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Drone Aesthetics by Eugénie Shinkle

Drone Aesthetics is concerned with the visual representation of drone warfare, in particular, the extension of human senses through digital/machinic mediation. Lisa Barnard's Drone work is characterized by the confusion of dichotomous boundaries engendered by drone warfare - too human v. not human enough; real v. unreal

These works are characterized by the 'technological sublime' that replaces objective aesthetic consideration with 'awe and terror'. A stronger definition suggests that the sublime pairs the banal of the human with the overwhelming power of information technology. Video games through the military-enterntainment complex are used to train and treat soldiers. However, both military and entertainment as seperate industries now begin to influence each other.

These digital worlds that act as our sensorial extension need to only be real enough for the human-digital relationship to sustain itself. However, the human aspects of this 'postdigital' self are sustained through our physical body's interface, despite the appearance of the self's erasure. Stumplimity characterizes much of contemporary art, pairing long periods of boredom (i.e. the bored witness drone operator) and short bursts of perceptual overload.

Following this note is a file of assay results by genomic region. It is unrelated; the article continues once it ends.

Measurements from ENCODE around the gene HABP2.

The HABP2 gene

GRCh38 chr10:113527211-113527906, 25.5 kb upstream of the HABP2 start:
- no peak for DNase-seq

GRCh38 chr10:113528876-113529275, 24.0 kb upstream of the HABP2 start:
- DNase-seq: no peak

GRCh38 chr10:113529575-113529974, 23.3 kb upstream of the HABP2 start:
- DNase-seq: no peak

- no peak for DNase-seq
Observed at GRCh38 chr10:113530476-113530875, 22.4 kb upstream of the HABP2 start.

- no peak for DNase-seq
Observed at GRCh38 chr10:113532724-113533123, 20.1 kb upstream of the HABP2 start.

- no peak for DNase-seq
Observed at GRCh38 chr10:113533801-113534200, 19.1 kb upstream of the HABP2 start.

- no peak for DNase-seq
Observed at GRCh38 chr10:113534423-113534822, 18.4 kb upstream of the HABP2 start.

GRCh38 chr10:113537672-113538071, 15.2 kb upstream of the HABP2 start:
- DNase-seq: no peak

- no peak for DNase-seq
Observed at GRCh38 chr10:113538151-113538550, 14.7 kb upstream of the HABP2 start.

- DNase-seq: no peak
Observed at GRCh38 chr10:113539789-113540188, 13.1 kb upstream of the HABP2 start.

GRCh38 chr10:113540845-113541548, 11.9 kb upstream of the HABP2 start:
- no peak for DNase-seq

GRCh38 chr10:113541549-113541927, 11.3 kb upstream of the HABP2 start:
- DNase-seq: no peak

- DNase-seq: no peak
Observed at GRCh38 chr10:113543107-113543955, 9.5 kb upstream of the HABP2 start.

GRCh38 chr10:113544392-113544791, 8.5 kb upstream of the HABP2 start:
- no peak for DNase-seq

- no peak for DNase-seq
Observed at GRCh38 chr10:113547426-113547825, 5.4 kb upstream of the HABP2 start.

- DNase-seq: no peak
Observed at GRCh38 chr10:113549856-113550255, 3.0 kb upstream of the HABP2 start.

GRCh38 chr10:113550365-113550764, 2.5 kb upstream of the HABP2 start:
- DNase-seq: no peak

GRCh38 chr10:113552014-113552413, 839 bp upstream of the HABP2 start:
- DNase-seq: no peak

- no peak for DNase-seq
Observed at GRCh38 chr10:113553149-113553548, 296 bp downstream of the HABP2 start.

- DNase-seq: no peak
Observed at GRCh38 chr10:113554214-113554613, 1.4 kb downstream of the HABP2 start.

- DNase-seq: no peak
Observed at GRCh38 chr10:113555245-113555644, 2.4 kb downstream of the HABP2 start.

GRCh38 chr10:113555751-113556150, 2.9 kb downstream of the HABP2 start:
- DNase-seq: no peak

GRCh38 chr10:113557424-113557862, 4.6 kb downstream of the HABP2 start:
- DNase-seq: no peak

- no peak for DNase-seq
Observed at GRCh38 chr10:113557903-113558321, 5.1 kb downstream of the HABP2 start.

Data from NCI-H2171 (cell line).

Stumplify characterizes the drone operator's experience, rather than traditional sublime experience that ends in transcendence. The operator is faced with the problem of his own agency in an environment that confounds his agency. Drones become an extension of the self through machinic vision, leading too a situation of excessive reality (or the 'too real') for the operator faced with the very real consequences of his extended self.

Drones tipify the technological sublime. Military technologies extend our perception but do not lead to a posthuman other, but rather an uncertain configuration of human subject to shock and awe. This is further complicated by the fact that they are applied to real deaths that are not merely digital information. Machines are not morally seperate or liberate us from moral acts but further complicate them by extending our agency through their technology


research strands include:

Omer fast

https://vimeo.com/34050994

and

https://www.theguardian.com/artanddesign/video/2013/jul/25/drone-iwm-contemporary-omer-fast-art-video


Also touching technological sublime:

Harun Faroki

https://www.youtube.com/watch?v=tERIscWmpSo

Mathew Buckingham

Muhheakantuck Everything has a name. (in Experience, Memory Reenactment)

Drone Vision:

http://krisis.eu/drone-vision/